‘The Garden has to go’ to make Penn Station great, but it won’t go quietly
There are many obstacles standing in the way of transforming the famously depressing Penn Station into something more befitting of the nation's busiest transit hub, and one of those obstacles is Madison Square Garden.
In order to build a new Penn Station,"the Garden has to go," said Robert Yaro, the president of the Regional Plan Association, at a hearing held by the City Planning Commission on Wednesday.
And so, in recent months, advocates like Yaro have latched onto the imminent expiration of the Garden's 50-year operating permit as means of bringing about an overdue change of scenery.
Rather than renew that permit in perpetuity, as Madison Square Garden executive chairman James Dolan would like to do, organizations like the Regional Plan Association and the Municipal Art Society have been arguing for an extension that lasts only 10 years.
Manhattan Borough President Scott Stringer and Community Board 5 have both endorsed a 10-year time limit.
And on Wednesday, at that City Planning Commission hearing, Madison Square Garden's high-powered attorney, Elise Wagner, was forced to account many times over for the Garden's existence atop Penn Station.
"We really believe that the Madison Square Garden special permit and the planning for Penn Station are two different things," she said.
"It's a very competitive industry, as you know, and when they're trying to obtain different types of concerts and the NCAA regional final, which they just were able to get, if there's a term and people know there's a term, it would be a very negative thing," she continued.
But hasn't there always been a term? Isn't that what this whole hearing is about?
"We knew about the 50-year term, but the public did not know," she said, adding, "And I think we all assumed the special permit would be renewed without any issue in perpetuity."
In 1962, the city allowed Pennsylvania Railroad and Madison Square Garden to demolish the original Penn Station, an architectural jewel, so that the Garden could build itself a new home in its place, the Garden's fourth, and the railroad could build a cramped train station underneath.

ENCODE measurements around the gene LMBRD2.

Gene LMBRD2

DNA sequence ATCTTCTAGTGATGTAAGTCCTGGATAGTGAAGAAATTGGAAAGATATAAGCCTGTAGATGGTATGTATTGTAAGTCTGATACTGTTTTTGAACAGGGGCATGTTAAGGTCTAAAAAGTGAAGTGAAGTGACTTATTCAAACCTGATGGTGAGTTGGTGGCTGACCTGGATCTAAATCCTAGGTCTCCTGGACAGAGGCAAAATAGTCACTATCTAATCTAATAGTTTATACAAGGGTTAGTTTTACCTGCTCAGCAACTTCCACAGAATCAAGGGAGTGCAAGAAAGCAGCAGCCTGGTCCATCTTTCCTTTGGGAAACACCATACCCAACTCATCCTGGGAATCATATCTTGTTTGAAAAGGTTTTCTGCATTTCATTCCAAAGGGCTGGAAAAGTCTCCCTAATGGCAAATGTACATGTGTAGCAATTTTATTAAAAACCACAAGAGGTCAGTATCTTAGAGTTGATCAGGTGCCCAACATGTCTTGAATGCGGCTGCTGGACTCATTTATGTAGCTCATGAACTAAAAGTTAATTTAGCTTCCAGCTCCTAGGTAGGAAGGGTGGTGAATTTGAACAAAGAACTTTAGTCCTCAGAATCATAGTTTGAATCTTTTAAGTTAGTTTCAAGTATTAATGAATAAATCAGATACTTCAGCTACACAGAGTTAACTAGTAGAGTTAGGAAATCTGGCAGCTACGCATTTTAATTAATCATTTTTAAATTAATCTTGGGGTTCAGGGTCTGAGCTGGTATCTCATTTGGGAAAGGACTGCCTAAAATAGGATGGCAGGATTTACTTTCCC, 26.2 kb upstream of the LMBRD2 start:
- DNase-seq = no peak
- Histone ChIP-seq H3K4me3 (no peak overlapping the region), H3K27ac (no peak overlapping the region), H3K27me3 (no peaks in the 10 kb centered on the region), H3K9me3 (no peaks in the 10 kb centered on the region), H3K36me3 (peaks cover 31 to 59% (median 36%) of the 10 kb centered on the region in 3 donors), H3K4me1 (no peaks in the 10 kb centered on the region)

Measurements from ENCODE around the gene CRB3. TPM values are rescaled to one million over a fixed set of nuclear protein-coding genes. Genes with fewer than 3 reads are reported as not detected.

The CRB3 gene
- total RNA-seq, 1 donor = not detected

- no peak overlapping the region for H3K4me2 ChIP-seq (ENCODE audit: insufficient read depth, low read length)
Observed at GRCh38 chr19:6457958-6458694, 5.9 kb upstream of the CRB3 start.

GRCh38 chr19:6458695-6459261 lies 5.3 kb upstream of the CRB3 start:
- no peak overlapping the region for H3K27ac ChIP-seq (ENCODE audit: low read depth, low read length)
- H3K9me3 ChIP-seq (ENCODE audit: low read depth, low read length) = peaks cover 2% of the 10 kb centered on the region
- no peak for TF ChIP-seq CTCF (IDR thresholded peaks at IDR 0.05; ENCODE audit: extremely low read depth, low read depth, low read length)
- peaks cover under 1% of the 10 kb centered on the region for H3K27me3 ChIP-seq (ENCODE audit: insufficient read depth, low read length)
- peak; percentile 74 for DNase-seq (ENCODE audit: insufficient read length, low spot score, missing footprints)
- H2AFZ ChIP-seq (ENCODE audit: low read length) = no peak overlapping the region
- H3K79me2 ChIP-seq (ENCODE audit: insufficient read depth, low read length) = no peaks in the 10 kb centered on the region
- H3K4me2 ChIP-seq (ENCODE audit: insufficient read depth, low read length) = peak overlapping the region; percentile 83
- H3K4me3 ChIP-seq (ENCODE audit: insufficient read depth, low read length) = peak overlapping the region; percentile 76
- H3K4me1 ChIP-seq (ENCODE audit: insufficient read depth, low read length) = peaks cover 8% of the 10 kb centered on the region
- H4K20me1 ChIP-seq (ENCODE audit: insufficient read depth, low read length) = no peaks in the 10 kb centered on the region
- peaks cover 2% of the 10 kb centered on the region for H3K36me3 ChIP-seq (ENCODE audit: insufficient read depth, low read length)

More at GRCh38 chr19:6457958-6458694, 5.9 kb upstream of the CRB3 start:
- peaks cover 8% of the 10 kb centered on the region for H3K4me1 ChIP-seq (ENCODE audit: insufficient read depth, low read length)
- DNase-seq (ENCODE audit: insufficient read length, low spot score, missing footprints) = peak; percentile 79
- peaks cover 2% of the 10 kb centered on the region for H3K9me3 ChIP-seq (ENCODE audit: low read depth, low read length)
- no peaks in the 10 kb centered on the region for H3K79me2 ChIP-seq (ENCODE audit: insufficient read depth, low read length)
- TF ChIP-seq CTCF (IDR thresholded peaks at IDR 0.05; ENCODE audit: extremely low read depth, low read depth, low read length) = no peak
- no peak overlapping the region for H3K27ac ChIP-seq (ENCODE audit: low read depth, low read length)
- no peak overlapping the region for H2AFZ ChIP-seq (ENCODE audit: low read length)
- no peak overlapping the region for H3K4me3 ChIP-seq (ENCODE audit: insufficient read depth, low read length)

At the time, the railroads were dying, or so everyone thought. Fewer than 200,000 people used the station on a daily basis.
Today, more than 600,000 do, and the numbers are expected to grow, and grow.
By 2030, Yaro says those numbers are expected to grow by 60 percent.
At the same time, Amtrak is plotting two still-unfunded projects that would create a trans-Hudson tunnel into Manhattan from New Jersey and also bring high-speed rail to Amtrak's Northeast Corridor, both of which would benefit from a more suitable rail station, should either actually materialize.
Yaro argues that the benefits those projects could bring to the region, not to mention the city's very status as a world-class metropolis, is at risk.
Irwin Cantor, one of the city planning commissioners, on Wednesday hinted at a possible compromise, one that takes into account the $1 billion that Madison Square Garden is now in the process of spending to fix up its interior.
"Is it reasonable to just throw a 10-year number out on the table, when at the very least, logically, we give them the opportunity to amortize out part of their investment if not all their investment?" he asked Yaro. "And you've heard me earlier indicate to these people that from a personal point of view, the idea of infinite ownership is not something I'm looking at favorably. But at the same time, it just strikes me that the 10-year period…Is there another date that can be put on the table?"
The City Planning Commission is expected to vote on Madison Square Garden's application for a new permit in perpetuity by its existing permit's expiration in late May.
If the commission approves or modifies the Garden's request for a new permit in perpetuity, the application would go to the City Council, where the ultimate decision will most likely rest with Council Speaker Christine Quinn, in whose district the Garden is located.
She has yet to take a position on the matter.